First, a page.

The Task Force has been set up as follows: the ERCIM member institutes have proposed a contact person or persons and we are busy now collecting data for an up-to-date picture of GRIDs in the ERCIM-represented countries. We are also collecting plans for the future. The general aim is to coordinate activity in ERCIM and associated academic and industrial partners such that we maximise European potential in GRIDs development. Discussions with EC (European Commission) officials indicate that perhaps they are considering measures to leverage national efforts in GRIDs which in aggregate are much larger than the resources the EC has at its disposal for this activity.

Figure 1: GRIDs 3-layer Architecture. Figure 2: The GRID Bible.
Figure 1: GRIDs 3-layer Architecture. Figure 2: The GRID Bible.

The following articles present a flavour of the dynamic GRIDs scene in Europe: John Taylor, Director General of Research Councils sets out the UK national initiative that he has championed for the community. There are articles on GRIDs in some representative countries, which indicate the breadth of approach yet the commonalities that exist. There are articles on metacomputing and related technologies in the computation/data GRID layer. Applications of the GRIDs technology in the Information layer show a rich diversity touching almost all areas of scientific research and development using advanced information technology. The article on a postgraduate course in GRIDs technology – surely a demonstration of abstracted knowledge for the knowledge layer - demonstrates that the technology is coming of age. The other major technologies for the knowledge layer – data mining (to generate knowledge) and e-publication (to disseminate knowledge) – have been documented elsewhere.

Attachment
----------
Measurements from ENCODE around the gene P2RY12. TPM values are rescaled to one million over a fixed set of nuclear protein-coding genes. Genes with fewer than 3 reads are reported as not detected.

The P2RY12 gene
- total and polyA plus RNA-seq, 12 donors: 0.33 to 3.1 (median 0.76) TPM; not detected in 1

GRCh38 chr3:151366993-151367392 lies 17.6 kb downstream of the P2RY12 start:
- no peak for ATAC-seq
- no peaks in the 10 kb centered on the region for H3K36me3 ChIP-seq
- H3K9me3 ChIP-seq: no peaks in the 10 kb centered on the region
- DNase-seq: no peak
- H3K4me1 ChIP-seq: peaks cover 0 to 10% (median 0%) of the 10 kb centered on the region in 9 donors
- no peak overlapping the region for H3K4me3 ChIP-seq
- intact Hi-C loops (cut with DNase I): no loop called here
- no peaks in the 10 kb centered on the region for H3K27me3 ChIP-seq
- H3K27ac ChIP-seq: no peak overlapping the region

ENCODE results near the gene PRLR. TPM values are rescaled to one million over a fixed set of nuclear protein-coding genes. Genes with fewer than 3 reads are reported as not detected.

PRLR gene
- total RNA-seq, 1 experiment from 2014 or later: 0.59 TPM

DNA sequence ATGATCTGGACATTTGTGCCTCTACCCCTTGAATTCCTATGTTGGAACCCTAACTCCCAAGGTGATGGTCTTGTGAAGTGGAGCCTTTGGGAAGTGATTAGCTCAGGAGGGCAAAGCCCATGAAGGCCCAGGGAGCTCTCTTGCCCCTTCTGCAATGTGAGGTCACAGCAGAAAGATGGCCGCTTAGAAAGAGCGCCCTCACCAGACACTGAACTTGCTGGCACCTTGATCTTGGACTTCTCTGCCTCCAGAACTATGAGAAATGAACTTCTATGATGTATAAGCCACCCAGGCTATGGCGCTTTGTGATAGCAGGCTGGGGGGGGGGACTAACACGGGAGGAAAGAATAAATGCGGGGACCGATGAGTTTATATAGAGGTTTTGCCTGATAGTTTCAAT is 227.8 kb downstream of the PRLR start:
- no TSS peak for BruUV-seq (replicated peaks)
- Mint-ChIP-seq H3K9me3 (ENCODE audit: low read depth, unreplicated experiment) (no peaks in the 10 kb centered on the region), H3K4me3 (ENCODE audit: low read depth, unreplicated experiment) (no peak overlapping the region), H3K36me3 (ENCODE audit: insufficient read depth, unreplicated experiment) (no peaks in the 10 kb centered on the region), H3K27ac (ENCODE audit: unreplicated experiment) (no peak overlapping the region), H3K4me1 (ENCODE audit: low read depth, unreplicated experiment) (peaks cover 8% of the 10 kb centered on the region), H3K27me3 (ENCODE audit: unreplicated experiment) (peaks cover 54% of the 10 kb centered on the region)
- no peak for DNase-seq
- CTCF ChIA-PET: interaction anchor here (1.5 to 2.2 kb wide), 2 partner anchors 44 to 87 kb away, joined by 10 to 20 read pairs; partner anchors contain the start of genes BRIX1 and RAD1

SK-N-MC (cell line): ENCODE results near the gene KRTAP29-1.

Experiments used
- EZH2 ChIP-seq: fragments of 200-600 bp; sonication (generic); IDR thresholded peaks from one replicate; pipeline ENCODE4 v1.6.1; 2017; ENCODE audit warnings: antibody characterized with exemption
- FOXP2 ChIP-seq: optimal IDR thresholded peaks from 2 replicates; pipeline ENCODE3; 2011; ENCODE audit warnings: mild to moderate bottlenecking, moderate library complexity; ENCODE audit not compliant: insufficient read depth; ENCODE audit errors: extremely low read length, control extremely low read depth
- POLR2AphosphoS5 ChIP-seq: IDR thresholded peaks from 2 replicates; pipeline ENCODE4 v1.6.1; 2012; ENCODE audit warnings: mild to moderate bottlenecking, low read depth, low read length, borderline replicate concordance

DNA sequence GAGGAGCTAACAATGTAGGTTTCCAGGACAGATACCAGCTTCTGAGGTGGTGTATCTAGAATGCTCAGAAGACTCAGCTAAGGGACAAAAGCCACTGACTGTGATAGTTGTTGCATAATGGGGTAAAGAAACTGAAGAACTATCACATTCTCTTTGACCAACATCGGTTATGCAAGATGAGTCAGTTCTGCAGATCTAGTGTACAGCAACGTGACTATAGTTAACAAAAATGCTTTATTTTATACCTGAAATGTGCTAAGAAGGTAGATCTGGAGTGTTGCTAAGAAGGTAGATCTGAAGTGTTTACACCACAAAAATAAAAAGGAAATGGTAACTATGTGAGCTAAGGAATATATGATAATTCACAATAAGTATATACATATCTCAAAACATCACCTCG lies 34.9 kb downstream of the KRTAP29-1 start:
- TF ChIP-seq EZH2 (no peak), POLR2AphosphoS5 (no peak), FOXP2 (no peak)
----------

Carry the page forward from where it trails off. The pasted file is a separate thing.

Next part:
Lord Sainsbury – the UK Minister for Science and Innovation – in his keynote article (page 3) provides the rallying call. We in ERCIM have the framework to coordinate and co-develop with industry and academia the GRIDs technology on a 3-layer architecture (as distinct from the current US GRID technology concentrating primarily on the Computation / Data layer). The Information and Knowledge layers require traditional European strengths and competencies including multicultural multilinguality. They have commonality with Tim Berners-Lee’s vision of a semantic web (http://www.w3.org/ 2001/sw/) and the web of trust (http://www.w3.org/Talks/9704WWW6-tbl/slide22.htm), but go beyond and emphasise further the importance of middleware and metadata technologies. These technologies are prerequisites not only for successful e-business but also for successful e-science in a joined-up academic and commercial world such as in bioscience, information technology, materials science, concurrent engineering, healthcare, environment and others. They are no less prerequisites for e-Learning, e-Culture and other disciplines to complete the e-Society.

Europe, working with our colleagues worldwide, should make its contribution such that European science, business and society all benefit. ERCIM has a key role.


Please contact:
Keith G Jeffery - Director IT, CLRC
Rutherford Appleton Laboratory
Tel: +44 1235 44 6103
E-mail: K.G.Jeffery@rl.ac.uk